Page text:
Angola Is World’s Most Expensive Expat City: Survey

LUANDA ~ Angola’s capital Luanda has again been rated the most expensive city in the world for expat workers, followed by Tokyo, according to a survey published this week.

The latest Cost of Living Survey by human resources consultancy ECA International saw Luanda maintain top spot on the world priciest locations for foreigners, while Maseru in the small mountain state Lesotho was the cheapest.

The next three cities in the ranking after Luanda and Tokyo were all in Japan – Nagoya, Yokohama and Kobe – according to the report.

Oil rich Angola’s has enjoyed an unprecedented economic boom since a 27-year civil war ended in 2002 which has attracted an influx of foreign workers.

The country’s war-damaged industry and poor infrastructure means the bulk of food, construction materials and other goods have to be imported, driving up costs.

Decent Luanda apartments with water and electricity go for upwards of US$15,000 a month, a basic meal out can top $100 and imported European cheese sells for over $15 a piece.

The high prices sit incongruously next to the rest of Angola’s population, with two thirds living on less than $2 a day.

Maintaining their position in the top 10 were Copenhagen in Denmark, Oslo in Norway and the Swiss cities of Geneva, Zurich and Basel.

ECA’s cost of living data, conducted twice a year, compares a selection of 125 consumer goods and services in over 370 locations worldwide.

A separate survey, meanwhile, listed Vancouver as the world’s easiest city to live in while Harare is the toughest.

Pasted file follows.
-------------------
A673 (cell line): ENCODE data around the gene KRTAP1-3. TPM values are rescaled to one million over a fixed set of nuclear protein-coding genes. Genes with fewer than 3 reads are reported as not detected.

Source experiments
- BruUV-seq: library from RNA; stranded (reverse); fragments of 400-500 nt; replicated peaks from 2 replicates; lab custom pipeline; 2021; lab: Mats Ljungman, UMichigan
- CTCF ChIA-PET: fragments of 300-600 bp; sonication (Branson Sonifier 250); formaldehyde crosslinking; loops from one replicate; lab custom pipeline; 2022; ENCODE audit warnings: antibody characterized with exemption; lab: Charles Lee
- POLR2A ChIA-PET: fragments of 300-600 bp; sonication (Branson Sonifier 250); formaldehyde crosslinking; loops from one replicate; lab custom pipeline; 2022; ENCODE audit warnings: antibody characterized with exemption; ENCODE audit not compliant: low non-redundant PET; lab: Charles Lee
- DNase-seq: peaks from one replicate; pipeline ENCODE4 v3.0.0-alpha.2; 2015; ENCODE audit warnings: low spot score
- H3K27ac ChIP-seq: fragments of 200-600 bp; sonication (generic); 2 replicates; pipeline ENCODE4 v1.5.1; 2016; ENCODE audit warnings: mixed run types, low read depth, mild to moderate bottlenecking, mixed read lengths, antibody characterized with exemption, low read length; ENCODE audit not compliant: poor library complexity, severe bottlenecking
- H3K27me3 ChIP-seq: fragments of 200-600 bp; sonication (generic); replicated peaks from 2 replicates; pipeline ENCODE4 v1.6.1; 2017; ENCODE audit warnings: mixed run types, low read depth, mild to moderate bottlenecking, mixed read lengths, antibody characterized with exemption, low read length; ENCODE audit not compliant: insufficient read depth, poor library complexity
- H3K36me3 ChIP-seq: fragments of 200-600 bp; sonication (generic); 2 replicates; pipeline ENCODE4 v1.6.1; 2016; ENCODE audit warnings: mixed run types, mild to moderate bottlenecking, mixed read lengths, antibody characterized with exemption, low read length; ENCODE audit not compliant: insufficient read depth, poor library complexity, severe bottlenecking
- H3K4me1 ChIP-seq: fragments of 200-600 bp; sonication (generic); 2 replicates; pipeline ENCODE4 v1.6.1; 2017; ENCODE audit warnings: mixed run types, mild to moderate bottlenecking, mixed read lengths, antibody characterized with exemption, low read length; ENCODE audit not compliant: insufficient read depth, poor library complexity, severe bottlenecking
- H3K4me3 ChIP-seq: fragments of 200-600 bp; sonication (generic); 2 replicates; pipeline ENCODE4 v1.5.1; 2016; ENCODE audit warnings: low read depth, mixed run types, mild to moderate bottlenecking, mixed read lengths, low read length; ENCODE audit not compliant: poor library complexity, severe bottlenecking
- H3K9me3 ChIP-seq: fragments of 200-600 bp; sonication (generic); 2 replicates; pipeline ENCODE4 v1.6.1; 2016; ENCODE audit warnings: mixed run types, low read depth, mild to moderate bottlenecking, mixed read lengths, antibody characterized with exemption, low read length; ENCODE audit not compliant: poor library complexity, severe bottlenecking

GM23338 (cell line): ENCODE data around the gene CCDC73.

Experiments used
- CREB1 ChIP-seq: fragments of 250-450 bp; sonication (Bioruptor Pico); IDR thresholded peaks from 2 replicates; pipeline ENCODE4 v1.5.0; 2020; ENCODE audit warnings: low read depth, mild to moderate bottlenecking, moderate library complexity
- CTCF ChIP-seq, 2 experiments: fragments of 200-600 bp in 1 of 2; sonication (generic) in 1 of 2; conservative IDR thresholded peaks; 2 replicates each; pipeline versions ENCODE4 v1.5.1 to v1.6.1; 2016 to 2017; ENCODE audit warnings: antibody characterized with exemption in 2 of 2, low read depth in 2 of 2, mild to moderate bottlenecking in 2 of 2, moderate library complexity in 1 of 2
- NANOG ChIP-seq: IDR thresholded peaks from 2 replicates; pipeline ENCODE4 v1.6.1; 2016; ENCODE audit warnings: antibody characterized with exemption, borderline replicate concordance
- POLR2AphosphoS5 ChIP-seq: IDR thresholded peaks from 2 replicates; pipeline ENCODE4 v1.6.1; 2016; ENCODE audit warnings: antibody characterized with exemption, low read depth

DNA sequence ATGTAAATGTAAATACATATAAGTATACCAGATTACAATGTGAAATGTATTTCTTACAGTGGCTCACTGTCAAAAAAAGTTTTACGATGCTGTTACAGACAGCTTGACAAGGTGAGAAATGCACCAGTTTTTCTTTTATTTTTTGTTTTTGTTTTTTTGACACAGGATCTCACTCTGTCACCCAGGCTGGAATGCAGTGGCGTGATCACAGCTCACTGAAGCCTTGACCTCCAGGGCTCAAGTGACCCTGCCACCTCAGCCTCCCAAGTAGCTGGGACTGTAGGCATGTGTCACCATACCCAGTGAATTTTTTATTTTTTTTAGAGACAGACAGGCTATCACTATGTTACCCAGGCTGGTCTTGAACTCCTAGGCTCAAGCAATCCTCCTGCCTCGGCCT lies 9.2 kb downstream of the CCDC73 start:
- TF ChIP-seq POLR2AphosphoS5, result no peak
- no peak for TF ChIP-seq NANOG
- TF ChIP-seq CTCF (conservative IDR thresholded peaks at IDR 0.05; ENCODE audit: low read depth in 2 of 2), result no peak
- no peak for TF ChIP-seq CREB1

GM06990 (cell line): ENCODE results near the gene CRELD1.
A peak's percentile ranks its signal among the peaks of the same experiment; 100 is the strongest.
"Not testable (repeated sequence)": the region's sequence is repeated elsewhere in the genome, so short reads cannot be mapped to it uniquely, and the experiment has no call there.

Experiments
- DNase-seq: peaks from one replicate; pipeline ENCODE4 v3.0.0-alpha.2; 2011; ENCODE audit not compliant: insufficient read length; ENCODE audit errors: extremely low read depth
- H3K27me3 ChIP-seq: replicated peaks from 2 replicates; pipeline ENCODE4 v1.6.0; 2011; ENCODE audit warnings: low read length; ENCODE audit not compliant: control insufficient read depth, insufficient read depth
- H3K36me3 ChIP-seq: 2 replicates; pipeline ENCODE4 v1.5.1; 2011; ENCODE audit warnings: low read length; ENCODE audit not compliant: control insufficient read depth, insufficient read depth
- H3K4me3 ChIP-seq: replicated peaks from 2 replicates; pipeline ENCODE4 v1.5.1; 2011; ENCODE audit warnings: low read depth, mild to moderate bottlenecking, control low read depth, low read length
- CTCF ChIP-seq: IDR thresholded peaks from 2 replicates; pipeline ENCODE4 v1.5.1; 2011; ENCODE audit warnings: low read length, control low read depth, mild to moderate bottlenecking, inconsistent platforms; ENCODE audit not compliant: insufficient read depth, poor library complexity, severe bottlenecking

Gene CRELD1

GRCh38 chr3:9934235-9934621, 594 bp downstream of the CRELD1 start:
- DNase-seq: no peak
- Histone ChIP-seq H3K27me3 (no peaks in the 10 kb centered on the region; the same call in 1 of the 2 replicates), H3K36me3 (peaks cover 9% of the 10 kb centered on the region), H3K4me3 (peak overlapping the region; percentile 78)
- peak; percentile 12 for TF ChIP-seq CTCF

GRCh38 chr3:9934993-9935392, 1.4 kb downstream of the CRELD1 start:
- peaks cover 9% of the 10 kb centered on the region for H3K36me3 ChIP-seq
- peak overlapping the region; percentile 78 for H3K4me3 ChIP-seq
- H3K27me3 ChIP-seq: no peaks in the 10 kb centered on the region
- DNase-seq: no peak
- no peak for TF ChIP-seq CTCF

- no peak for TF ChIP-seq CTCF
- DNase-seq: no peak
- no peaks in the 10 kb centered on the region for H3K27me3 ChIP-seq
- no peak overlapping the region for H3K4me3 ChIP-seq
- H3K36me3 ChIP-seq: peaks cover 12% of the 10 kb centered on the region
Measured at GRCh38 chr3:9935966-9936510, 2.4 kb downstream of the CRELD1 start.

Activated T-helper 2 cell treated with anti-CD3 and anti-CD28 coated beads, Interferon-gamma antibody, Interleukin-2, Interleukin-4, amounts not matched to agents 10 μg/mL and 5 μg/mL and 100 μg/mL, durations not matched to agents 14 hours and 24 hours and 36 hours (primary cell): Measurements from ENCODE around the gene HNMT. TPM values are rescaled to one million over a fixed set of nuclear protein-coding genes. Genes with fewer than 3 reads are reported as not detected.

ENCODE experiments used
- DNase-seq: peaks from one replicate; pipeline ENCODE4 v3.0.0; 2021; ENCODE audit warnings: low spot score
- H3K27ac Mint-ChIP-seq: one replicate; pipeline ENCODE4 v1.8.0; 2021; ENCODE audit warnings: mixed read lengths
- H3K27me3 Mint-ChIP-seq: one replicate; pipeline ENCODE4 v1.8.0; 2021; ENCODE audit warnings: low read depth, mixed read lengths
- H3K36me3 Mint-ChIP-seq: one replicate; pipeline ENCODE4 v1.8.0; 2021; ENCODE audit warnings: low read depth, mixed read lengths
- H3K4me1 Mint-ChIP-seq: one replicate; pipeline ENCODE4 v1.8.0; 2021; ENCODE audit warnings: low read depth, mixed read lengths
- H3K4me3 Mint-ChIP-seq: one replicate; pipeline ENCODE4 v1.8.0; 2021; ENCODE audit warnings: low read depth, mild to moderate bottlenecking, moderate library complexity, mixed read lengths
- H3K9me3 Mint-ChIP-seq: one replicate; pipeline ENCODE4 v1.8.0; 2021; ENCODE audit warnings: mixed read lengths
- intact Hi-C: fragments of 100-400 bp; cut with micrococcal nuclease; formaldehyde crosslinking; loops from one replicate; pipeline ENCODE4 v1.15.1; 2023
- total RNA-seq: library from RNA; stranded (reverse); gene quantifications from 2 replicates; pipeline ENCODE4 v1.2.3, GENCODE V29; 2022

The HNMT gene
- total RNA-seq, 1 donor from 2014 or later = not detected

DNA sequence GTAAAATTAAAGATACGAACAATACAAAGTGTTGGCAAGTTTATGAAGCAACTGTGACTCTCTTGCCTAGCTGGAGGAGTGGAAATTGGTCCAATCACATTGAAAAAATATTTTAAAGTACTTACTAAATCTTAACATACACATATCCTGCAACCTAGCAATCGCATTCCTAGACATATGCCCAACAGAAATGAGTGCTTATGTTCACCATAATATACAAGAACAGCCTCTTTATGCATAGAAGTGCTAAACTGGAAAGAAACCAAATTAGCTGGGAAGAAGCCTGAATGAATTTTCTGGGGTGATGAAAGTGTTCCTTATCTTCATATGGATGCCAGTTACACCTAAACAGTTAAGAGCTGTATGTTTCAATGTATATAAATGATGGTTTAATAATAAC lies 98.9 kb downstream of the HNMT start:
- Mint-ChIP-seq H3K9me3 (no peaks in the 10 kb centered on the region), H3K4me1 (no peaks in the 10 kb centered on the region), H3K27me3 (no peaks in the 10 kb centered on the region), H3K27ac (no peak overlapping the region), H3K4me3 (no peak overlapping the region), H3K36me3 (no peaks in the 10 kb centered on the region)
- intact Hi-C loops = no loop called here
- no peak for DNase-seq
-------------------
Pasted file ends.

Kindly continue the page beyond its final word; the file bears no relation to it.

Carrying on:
Canadian and Australian cities hold six of the top 10 slots in the Economist Intelligence Unit’s liveability poll, which ranks cities on five factors: healthcare, stability, culture and environment, education and infrastructure.

“At the other end of the ranking, most of the poorest-performing locations are in Africa or Asia, where civil instability and poor infrastructure present significant challenges,” said the survey’s authors.

In ratings ranging from zero (intolerable) to 100 percent (ideal), Vancouver scores 98 percent, “benefiting from strong Canadian infrastructure,” while Harare languishes on 37.5 “thanks to the unfolding crisis in Zimbabwe.”

At the top end of the global easy-living scale, Vienna is in second place followed by Melbourne, Toronto, Perth, Calgary, Helsinki and Geneva, with Sydney and Zurich in joint ninth place.

The Japanese city of Osaka is just outside the top 10 on 13th place, and Tokyo is at joint 19th with Frankfurt.

European cities where life is generally not hard include Stockholm and Hamburg, Germany in 14th place, as well as Paris in 17th spot, Frankfurt in 19th, Copenhagen in 21st and Berlin in 22nd.

“With the exception of high scores in Australasia and some Asian centres, most of the better-scoring locations are based in the more developed regions of western Europe and North America,” said the study.

A string of US cities fill the rankings from 30th to 50th position – Washington DC in 35th place, Los Angeles in 48th – followed by another smattering of European conurbations: London is in 51st spot, Rome 52nd while Athens has western Europe’s lowest showing in 63rd spot, on 81.2 percent.

Any city with a score above 80 percent “will have few, if any, challenges to living standards,” said the survey.

Lower down the orders come Moscow in 69th spot, Beijing in 76th, Johannesburg on joint 92nd with Brazil’s Rio de Janeiro and Sao Paulo, and Bangkok in 100th place.

The bottom rankings are occupied by a swathe of Asian and African cities: Manila in 108th, New Delhi in joint 114th spot with Cairo, Mumbai in 120th, Nairobi 122nd and Lusaka 126th.

Cities scoring below 50 percent – which “present daily challenges to living standards” according to the authors – include Tehran in 129th place, Karachi, Pakistan in 135th and Lagos in 136th.

The bottom three are Algiers, Dhaka and Harare – where President Robert Mugabe called Sunday for leaders to “make Africa a continent of opportunity for all its people,” as Zimbabwe struggles to emerge from an economic meltdown.

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